He was at the panel at BEA this year at book expo with two of my authors who just turned out. So there are a lot of exciting things happening out there. If someone is reading this and is not aware of any of the books that I just mentioned, then that calls for concern. You should rush to your bookstore and become aware.
Jeff Rivera: I have a few quick questions to ask you about formatting and then we could conclude the interview. In terms of submissions, if I want to submit a picture book, how do I do that? How many pages generally should that be? Should it be with illustrations?
Adriana Dominguez: That is an excellent question and I have gotten that a lot and I am glad that you asked it. For picture books, one of the things that you have to realize is picture books, obviously the text and the illustrations, have equal billing in the picture book. There are words that were given for the author as well as the illustrator. Oftentimes, it is the illustrations that get somebody to pickup a picture book at the bookstore so the illustrations are an integral part of this and I know it sounds redundant for me to say this but I feel that they are repeating.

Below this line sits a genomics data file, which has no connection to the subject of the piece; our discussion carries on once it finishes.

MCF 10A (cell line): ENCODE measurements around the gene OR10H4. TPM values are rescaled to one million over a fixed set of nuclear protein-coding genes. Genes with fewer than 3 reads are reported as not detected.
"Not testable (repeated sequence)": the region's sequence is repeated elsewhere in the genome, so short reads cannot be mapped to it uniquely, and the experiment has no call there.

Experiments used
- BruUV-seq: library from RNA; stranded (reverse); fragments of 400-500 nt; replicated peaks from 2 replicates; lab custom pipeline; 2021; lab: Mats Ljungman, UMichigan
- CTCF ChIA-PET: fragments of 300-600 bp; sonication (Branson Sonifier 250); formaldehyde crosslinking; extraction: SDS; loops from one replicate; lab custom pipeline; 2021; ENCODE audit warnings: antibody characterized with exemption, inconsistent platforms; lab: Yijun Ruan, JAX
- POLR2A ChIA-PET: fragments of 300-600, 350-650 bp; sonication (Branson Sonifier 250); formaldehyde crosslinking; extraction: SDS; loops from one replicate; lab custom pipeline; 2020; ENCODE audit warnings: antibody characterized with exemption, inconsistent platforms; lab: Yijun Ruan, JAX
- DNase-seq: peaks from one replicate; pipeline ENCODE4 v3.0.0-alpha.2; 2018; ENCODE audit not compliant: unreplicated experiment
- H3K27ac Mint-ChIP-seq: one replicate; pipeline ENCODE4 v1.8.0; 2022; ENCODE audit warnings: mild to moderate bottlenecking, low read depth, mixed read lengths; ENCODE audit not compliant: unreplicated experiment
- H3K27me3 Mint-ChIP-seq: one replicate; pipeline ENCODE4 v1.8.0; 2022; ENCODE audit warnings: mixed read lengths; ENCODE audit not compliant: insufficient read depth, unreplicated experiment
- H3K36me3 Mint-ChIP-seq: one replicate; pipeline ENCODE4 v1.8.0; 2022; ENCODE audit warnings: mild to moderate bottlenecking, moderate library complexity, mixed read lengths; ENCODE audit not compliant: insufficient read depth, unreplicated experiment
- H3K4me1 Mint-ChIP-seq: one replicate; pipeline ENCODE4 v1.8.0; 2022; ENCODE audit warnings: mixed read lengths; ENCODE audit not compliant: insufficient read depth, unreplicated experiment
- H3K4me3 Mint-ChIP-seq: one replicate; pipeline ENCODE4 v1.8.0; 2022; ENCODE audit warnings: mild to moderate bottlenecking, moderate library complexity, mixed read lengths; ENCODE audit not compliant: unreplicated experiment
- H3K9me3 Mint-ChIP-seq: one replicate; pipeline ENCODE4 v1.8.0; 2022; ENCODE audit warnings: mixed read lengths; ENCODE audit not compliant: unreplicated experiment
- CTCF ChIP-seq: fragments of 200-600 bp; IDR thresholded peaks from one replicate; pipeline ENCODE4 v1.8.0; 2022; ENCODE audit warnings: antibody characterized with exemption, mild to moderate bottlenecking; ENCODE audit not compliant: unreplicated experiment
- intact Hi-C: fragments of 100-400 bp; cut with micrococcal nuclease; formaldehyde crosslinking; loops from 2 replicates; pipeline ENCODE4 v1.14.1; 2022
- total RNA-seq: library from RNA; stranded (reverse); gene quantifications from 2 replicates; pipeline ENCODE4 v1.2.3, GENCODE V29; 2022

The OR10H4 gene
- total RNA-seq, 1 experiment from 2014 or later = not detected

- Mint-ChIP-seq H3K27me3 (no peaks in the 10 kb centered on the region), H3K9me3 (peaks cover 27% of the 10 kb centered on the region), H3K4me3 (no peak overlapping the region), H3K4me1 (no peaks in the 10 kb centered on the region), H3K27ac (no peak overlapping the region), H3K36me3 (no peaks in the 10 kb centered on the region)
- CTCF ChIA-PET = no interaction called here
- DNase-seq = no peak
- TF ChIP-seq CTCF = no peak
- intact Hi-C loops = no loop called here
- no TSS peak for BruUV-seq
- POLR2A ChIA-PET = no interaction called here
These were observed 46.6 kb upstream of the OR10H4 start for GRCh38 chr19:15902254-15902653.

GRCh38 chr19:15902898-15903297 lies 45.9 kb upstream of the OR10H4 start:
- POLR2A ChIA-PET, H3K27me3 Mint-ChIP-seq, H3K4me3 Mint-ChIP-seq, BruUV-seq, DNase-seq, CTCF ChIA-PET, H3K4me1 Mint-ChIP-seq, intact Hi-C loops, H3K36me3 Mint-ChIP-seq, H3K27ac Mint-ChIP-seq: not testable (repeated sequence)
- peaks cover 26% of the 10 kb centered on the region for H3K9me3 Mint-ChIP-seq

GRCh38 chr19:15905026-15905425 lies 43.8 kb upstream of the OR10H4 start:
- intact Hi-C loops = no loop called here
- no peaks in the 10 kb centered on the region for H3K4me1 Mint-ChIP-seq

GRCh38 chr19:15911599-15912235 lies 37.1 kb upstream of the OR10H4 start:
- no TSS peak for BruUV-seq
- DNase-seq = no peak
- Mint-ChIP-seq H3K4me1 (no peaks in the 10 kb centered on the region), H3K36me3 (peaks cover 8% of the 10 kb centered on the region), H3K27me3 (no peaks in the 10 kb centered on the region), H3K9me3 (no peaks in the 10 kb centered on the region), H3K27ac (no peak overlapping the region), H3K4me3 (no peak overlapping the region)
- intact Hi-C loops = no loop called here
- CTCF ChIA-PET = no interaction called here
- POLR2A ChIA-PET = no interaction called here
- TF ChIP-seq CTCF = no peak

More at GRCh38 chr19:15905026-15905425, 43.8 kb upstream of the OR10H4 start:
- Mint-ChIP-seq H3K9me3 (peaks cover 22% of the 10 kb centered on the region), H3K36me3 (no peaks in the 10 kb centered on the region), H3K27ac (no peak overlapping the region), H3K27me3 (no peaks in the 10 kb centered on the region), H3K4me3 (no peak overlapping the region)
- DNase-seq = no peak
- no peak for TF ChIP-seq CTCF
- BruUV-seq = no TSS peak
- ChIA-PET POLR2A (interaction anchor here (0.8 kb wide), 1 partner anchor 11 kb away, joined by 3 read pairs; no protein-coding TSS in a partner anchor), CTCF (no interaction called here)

And the reason I mention this is because if you are an author and you are not an illustrator, you should not illustrate a book. However, if you are an author and illustrator and you feel that as an illustrator you have something to contribute, something that is new, something that is right, something that is exciting, something that no one has seen and that you think audiences or readers will embrace, you should display your talent fully in your submission and almost put all of the emphasis on that.
Jeff Rivera: Should it be submitted in terms of almost like a self-published book or would it be submitted to panels? How should that be done?